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The actors must have loved doing this one. A three-hour justification of their art, full of in-jokes on acting and impersonation, and with the added imprint of the Spanish Golden Age to give it that added cachet. But, in truth, you’d have to be hard-hearted not to enjoy this 17th century romp, as Pedro, a social chameleon with the gift of the gab – like an Hispanic Rory Bremner crossed with Del Boy - lets loose his charms on an assorted mixture of royalty, gipsies, priests, religious fanatics, local dignitaries, actors and conmen.....

....Many of the cast who triumphed in The Dog in the Manger and House of Desires - including the excellent Simon Trinder and Joseph Millson - also feature here in this episodic offering by Cervantes, which is directed here by Mike Alfreds, founder of the Shared Experience company.

What's on Stage Review - Pete Wood 2005

Joseph Millson makes a wonderfully neurotic aristocratic King his huge temper tantrum is marvellous.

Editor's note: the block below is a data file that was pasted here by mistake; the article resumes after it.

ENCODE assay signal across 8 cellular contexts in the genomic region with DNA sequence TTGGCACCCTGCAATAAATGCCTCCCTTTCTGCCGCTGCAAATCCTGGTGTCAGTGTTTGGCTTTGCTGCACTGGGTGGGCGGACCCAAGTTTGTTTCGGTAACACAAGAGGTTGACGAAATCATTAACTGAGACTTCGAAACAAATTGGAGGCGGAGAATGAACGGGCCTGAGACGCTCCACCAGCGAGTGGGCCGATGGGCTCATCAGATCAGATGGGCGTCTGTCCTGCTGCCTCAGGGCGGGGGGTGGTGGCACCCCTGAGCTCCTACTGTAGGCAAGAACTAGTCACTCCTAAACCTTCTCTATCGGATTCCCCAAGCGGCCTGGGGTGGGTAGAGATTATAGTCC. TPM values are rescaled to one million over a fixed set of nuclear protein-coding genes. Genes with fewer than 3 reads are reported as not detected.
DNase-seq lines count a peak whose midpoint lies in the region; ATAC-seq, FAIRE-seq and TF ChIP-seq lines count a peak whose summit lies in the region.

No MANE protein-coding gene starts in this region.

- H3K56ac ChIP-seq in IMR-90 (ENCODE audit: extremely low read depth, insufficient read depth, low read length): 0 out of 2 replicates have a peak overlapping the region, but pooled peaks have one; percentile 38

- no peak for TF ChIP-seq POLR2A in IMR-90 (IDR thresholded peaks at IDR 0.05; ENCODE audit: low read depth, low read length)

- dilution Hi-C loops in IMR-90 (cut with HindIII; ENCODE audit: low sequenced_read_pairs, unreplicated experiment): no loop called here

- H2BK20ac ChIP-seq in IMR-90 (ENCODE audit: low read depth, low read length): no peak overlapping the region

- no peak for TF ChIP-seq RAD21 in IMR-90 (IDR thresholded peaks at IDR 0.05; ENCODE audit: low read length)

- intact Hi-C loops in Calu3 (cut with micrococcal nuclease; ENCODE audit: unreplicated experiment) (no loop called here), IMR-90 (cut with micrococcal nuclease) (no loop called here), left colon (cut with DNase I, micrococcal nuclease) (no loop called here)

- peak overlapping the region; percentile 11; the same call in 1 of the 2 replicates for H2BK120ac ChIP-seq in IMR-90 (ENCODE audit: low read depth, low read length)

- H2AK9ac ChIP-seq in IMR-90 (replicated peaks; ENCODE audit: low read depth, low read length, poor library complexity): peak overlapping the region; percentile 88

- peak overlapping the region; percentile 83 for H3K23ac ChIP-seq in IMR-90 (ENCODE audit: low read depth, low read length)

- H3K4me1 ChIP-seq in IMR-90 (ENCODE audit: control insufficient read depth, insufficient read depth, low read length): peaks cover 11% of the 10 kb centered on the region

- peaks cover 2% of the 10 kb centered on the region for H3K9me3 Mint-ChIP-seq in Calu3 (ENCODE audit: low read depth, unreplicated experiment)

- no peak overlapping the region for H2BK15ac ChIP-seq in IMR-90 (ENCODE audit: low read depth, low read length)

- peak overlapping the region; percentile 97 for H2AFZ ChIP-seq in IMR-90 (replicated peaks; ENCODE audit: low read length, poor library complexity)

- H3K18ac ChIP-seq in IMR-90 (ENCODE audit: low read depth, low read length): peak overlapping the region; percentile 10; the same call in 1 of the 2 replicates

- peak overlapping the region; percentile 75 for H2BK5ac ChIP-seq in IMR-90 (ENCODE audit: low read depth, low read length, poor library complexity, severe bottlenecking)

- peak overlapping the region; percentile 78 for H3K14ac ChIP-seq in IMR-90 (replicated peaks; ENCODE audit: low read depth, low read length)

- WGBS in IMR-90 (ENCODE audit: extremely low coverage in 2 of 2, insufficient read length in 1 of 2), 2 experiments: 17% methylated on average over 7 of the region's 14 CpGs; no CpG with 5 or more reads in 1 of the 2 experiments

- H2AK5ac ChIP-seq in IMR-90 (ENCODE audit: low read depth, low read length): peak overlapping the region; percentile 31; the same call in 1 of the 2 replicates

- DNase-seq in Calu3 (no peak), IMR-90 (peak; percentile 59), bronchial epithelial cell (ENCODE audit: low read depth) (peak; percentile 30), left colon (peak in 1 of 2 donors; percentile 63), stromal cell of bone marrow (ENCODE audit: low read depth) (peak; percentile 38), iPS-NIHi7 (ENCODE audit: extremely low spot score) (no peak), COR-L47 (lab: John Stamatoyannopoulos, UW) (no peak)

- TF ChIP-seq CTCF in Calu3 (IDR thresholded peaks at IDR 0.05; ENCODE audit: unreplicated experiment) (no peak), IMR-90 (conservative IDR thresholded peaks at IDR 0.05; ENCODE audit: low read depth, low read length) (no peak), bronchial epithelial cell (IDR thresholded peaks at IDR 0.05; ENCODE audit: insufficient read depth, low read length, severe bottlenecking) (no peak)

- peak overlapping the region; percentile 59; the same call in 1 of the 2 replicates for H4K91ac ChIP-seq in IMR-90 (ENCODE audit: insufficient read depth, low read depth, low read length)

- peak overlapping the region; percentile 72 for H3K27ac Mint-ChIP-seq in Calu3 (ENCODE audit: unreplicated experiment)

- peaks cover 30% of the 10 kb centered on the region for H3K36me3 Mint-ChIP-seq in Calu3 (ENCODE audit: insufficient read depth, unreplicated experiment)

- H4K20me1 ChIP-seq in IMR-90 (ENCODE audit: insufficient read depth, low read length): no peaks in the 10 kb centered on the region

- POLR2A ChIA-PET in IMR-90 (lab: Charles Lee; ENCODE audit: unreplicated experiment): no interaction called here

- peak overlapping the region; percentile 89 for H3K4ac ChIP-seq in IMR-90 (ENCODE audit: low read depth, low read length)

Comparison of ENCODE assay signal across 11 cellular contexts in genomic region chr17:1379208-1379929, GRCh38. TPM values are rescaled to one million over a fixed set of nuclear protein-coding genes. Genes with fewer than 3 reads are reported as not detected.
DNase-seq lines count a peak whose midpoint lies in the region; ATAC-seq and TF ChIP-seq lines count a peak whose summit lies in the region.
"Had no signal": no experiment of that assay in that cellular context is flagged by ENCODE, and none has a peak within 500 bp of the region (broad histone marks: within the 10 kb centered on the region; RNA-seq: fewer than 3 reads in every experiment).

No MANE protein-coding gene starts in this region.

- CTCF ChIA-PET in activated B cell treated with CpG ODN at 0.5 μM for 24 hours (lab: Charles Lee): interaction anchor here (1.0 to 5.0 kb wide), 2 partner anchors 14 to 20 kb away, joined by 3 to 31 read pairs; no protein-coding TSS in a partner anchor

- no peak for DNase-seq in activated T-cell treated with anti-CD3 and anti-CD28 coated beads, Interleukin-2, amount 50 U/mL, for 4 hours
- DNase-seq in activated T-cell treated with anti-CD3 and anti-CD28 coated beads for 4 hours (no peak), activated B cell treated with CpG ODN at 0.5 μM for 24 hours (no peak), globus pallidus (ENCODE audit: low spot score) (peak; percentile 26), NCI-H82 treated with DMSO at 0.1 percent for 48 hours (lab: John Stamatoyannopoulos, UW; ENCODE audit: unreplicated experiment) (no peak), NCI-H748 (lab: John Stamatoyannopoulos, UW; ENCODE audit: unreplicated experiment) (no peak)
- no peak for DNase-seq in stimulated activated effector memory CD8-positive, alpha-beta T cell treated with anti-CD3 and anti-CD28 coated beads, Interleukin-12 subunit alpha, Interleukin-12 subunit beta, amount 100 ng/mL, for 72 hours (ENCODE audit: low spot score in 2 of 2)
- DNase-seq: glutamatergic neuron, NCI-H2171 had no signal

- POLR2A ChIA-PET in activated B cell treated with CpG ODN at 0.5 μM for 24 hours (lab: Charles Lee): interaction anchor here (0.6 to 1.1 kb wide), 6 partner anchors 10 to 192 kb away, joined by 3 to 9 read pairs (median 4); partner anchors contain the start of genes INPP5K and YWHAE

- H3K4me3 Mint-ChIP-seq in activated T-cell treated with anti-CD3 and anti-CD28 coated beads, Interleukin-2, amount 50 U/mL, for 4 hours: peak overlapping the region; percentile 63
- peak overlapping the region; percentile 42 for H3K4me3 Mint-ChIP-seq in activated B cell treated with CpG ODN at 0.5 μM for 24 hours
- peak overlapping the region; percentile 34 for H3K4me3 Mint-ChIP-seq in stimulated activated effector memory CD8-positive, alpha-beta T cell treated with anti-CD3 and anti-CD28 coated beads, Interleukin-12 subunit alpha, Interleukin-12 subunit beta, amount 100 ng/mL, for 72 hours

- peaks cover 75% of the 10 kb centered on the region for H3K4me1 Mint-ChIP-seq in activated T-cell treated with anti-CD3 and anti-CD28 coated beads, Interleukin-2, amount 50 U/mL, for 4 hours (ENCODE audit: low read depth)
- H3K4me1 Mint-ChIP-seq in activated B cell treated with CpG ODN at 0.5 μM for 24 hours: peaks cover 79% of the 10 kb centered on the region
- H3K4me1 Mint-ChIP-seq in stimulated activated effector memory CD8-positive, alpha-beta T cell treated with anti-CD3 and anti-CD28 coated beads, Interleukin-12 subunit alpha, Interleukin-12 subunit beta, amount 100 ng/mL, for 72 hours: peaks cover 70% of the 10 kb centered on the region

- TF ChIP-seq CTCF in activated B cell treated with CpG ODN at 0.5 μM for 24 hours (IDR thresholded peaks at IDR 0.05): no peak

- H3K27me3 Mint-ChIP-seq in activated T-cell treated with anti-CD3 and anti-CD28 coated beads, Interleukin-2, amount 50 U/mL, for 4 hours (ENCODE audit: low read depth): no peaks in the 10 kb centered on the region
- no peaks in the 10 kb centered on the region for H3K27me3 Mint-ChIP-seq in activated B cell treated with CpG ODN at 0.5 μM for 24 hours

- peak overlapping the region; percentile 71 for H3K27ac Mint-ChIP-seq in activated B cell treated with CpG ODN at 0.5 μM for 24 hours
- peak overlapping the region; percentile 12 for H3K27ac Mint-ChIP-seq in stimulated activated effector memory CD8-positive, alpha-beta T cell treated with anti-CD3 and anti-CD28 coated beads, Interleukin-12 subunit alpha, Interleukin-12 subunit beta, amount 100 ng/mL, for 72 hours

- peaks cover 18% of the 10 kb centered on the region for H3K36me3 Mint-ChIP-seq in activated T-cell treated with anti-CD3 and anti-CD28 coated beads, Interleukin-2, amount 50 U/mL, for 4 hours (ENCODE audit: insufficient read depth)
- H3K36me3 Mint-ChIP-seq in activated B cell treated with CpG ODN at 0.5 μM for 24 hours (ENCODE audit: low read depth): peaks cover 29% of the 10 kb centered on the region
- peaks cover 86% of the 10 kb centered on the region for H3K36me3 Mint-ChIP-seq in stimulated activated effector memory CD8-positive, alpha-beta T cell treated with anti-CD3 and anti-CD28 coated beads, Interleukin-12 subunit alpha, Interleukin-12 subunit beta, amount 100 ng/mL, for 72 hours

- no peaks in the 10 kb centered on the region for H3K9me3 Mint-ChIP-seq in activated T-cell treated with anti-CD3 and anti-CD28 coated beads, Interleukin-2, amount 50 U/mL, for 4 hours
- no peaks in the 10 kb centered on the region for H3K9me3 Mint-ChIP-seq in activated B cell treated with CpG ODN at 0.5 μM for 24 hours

Reviews Gate by Rod Dungate Sept 2004

In particular, Joseph Millson was outstandingly funny in his two roles as a scurrilous, blind con-artist who is outdone by Pedro, and as the king torn between his infatuation with a beautiful gypsy and his queen's uxorial jealousy.

Curtain Up Charlotte Loverage 2005

Joseph Millson's petulant, child-like king achieves the right, light comic touch.

This Is London Nicholas de Jongh 2004

...this is very much a company show. Joseph Millson as a flouncing king hurling himself on cushions in amorous despair...

The Guardian Michael Billington 2004

Among the hard-working ensemble impersonating Andalusian peasants, local officials and royalty, there are sharp performances from Julius D'Silva as a terminally stupid mayor, Claire Cox as a haughty gypsy girl, Joseph Millson as the randy king who fancies her, and Rebecca Johnson as his jealous queen.

The Telegraph Charles Spencer 2005

It would be invidious to single out any single individual for this is a great ensemble piece, but invariably there are highlights, apart from Ramm: Rebecca Johnson gave us a very Miranda Richardson Queenie-like Queen whilst Joseph Millson as the King was a real delight.

Peter Lathan The British Theatre Guide 2004

The RSC's Spanish Golden Age season - blessed with the most ebullient ensemble that Stratford has seen in years - rounds off with Pedro, The Great Pretender by Miguel Cervantes. Joseph Millson's gypsy-fancying King is cryingly funny, hurling himself into a frenzied pillow fight with his jealous Queen, Rebecca Johnson.

Kate Bassett The Independent 2004